The Hugli River of Cultures Project
Image: Flyer designed by ARCHIAM’s Claudia Briguglio for the project HeritageFest, a community outreach day on 25 November 2018 involving 25 schools and colleges in West Bengal.
The Hugli River of Cultures Project is a collaboration between researchers at the University of Liverpool (Modern Languages and Cultures – Dr Ian Magedera; Architecture; and Geography), the University of Birmingham’s Ironbridge International Institute for Cultural Heritage (Anthropology), and Indian Institute of Technology, Kharagpur (Environmental History).
The focus of this project are the five former trading posts and garrison settlements up the Hugli River from the megacity of Kolkata. Together they form a uniquely rich heritage corridor which is only now sporadically becoming the focus of national and individual international heritage initiatives.
None, however, have built capacity in India in a sustained manner and, most importantly, none have looked to the river as a conduit of culture. This project will transform that situation. When it ends in January 2020, across all five cities, heritage activists will be upskilled to international standards in the documentation and promotion of both tangible and intangible heritage, energising the third sector groups.
Team members will collaboratively produce a diverse toolkit of cultural documentation including a substantive Heritage Management Strategy, an hour-long docudrama, architectural drawings, a postcard book, a photographic exhibition, recorded eyewitness testimony, and an augmented reality (AR) app.
The project has collaborated closely with one of the most active heritage preservations in India, the Pondicherry Chapter of the Indian National Trust for Arts and Cultural Heritage (INTACH). Their Co-convenor and senior architect have been able to give practical advice to owner-custodians of grand houses, many of which are domestic heritage in danger.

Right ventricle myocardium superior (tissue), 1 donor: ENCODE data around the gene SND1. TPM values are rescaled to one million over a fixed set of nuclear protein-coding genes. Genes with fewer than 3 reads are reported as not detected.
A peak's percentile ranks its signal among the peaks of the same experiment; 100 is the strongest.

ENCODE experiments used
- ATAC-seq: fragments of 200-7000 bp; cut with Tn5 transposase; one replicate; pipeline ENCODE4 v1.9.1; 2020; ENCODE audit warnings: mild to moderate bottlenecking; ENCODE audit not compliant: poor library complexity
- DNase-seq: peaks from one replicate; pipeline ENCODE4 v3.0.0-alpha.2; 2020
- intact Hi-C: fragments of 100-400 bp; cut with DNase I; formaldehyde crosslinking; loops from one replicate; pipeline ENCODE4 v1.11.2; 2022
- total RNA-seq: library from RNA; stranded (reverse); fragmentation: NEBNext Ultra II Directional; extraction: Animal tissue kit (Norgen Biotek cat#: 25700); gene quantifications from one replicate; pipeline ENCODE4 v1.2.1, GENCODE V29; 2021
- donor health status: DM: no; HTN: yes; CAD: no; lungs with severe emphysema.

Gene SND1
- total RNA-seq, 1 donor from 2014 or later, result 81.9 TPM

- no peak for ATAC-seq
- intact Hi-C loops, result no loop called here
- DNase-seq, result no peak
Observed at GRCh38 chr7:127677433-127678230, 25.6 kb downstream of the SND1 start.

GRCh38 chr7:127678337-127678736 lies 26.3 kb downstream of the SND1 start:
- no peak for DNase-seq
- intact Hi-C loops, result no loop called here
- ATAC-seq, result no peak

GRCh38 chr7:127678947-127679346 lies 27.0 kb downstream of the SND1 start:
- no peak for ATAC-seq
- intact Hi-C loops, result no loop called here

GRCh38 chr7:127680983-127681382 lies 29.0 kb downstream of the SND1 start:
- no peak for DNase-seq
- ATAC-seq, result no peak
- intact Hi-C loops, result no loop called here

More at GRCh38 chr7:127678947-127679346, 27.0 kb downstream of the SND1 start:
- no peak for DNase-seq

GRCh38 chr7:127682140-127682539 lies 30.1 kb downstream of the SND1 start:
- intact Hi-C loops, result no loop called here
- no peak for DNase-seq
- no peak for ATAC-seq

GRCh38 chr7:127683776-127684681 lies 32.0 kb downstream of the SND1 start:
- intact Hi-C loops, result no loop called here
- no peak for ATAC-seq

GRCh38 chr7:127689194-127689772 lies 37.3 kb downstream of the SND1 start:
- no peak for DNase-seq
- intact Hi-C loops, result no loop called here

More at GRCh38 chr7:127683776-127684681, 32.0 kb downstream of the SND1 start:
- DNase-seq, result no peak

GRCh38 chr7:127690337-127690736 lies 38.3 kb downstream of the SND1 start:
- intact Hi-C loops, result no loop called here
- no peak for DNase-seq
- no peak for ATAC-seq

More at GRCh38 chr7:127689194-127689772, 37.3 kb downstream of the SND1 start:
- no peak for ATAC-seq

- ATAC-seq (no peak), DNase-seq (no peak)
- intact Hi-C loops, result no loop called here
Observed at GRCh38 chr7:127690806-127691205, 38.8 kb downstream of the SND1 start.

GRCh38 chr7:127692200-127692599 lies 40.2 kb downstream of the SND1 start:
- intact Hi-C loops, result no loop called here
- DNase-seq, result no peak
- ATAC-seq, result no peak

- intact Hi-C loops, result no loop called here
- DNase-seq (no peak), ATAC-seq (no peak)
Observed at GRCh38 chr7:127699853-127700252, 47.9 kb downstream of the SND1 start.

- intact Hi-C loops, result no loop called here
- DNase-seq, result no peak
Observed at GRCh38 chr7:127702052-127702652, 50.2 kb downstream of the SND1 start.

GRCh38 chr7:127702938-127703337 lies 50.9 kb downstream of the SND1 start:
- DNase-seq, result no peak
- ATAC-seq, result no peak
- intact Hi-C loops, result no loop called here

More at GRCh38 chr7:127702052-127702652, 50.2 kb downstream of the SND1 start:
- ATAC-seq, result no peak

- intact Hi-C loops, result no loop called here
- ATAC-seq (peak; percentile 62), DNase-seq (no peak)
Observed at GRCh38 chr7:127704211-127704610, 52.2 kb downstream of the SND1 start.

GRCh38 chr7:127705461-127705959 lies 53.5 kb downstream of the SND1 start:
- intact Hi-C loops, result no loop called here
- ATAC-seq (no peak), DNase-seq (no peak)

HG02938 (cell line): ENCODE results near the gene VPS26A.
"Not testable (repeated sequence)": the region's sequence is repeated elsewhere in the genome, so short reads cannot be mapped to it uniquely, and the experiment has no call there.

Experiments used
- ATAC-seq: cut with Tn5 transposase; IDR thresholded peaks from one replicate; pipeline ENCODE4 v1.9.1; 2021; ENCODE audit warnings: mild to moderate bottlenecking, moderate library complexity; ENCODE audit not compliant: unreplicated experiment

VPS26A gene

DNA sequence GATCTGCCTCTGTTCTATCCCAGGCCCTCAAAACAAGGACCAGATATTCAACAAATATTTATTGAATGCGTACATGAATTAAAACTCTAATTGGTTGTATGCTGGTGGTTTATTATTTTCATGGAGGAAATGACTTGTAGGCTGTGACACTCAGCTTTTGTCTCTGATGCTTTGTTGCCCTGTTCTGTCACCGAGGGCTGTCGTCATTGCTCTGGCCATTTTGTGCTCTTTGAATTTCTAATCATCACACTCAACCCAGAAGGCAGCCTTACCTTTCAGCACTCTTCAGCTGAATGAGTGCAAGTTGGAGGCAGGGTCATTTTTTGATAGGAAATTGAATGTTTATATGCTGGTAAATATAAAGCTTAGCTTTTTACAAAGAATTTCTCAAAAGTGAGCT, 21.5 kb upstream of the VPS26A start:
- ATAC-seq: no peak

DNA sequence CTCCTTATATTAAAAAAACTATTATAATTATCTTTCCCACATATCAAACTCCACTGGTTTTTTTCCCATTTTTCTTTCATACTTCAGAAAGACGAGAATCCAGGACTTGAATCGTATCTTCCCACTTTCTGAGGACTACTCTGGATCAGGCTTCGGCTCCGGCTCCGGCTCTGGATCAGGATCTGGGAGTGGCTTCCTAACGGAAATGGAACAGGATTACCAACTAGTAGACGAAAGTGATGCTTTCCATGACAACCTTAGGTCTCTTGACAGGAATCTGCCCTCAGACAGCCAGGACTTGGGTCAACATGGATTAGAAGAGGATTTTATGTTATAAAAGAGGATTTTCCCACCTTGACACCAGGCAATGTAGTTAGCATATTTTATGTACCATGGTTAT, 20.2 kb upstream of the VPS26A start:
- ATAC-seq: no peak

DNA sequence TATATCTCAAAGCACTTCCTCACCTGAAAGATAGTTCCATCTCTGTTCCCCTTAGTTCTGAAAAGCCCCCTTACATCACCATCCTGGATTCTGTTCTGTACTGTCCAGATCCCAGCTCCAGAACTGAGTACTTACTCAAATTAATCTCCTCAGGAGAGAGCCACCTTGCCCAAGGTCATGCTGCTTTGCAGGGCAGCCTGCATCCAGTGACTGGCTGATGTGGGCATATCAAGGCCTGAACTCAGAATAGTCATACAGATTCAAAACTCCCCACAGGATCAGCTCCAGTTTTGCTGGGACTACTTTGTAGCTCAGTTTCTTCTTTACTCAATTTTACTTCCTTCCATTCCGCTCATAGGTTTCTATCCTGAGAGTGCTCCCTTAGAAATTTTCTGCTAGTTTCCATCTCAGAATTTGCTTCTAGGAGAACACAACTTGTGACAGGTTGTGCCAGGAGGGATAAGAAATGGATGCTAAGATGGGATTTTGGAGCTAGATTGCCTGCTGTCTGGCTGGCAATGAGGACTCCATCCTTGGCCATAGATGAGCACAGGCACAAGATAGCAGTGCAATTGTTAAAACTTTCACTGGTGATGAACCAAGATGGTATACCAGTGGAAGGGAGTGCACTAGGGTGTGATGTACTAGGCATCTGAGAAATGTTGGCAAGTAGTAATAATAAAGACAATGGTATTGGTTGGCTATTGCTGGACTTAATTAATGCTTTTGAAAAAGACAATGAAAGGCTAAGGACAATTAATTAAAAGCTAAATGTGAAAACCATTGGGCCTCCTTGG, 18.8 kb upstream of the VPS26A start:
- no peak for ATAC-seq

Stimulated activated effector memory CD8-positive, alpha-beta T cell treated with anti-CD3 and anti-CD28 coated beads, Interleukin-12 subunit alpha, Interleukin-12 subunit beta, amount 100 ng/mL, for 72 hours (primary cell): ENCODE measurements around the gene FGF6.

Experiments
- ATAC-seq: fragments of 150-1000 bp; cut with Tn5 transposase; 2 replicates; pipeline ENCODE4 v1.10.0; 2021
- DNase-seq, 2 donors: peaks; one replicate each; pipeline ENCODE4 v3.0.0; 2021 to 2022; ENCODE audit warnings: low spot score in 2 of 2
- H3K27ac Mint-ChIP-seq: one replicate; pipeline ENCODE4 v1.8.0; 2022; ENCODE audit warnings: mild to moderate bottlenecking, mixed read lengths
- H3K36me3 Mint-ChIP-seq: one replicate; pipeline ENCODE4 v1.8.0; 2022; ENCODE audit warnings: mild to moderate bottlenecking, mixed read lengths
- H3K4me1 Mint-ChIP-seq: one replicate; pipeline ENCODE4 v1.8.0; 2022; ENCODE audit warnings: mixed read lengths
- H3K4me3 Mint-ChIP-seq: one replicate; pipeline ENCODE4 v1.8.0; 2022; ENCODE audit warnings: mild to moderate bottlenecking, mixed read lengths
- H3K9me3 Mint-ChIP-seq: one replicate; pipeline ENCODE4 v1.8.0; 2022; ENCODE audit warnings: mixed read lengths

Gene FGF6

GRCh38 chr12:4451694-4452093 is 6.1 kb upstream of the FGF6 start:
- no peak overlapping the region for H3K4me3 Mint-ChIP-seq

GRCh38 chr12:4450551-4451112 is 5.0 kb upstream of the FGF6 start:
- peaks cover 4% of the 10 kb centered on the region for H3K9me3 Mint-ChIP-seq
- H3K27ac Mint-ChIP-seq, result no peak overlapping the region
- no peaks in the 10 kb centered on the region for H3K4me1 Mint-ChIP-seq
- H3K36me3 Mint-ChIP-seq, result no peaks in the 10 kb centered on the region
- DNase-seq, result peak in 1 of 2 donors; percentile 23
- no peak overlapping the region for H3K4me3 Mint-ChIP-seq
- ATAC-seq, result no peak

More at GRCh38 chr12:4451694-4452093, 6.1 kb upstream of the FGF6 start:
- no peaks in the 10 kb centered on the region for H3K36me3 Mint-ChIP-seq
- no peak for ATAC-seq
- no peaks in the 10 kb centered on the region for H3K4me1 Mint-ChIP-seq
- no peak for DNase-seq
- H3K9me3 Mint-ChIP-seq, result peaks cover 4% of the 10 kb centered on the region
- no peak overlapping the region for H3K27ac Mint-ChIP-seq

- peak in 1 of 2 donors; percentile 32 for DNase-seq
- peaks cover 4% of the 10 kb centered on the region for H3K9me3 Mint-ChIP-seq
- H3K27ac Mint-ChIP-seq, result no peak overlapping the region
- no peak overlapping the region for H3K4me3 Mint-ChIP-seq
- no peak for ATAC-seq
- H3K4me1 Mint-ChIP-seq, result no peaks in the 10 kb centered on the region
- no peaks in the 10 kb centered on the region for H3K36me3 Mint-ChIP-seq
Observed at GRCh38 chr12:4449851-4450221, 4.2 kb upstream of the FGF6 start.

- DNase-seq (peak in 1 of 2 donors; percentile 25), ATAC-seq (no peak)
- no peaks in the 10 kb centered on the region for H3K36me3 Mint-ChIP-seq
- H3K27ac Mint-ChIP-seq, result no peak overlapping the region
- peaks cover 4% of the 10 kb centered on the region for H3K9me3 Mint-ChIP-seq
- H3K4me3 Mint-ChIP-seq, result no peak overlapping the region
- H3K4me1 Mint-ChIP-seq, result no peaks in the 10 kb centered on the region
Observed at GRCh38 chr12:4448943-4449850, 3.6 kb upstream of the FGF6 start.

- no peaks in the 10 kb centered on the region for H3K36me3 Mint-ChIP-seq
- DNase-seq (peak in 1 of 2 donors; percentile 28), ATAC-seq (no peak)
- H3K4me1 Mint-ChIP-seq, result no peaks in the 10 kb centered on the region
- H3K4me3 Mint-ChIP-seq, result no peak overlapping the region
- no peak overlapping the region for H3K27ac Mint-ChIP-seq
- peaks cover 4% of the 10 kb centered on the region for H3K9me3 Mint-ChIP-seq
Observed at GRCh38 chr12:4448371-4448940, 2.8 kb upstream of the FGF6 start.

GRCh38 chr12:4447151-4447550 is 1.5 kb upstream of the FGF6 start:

The project has also benefitted greatly from the expertise of local NGOs such as Chandernagor Heritage and leading conservation architectural practices such as Aishwarya Tipnis Architects, New Delhi.
Being part of this project has made see my home town with new eyes.
Tiasha De, volunteer on the Hugli River of Cultures Project
The project has delivered a series of impact activities for different constituencies such as owner-custodian meetings, a public photographic exhibition, a planners’ round table at the British Council in Kolkata, and a river symposium for NGOs and local activists.
The project is also proud to have provided the resources, documentation and training to its young heritage activists to allow them to deliver heritage walks. The recent project HeritageFest, consisting of quizzes, drawing competitions, interactive lectures and debates for students and their teachers, saw a project book distributed free-of-charge to all participants. The event was extensively covered in the local and regional press in both Bengali and English.
Work on this project first started on 14 February 2018 with an AHRC/Newton/GCRF Major Award and is being taken further thanks to a GCRF Global Impact Accelerator grant awarded in November 2018. Our Indian partners at the IIT Kharagpur are funded by the Indian Council for Historical Research.
Antara Mukherjee (ed) Chandernagore mon amour: the Citadel of the Moon (Liverpool: Liverpool University, 2018), 259 pp.
This bilingual English/Bengali collection of essays by project members and invited specialists provides new interpretations of Chandernagore’s tangible built heritage, and its intangible cultural heritage from pre-colonial, through colonial and onto post-colonial times. The book is richly illustrated with original colour and black & white photographs and contains a timeline and links to digital resources such as photostories.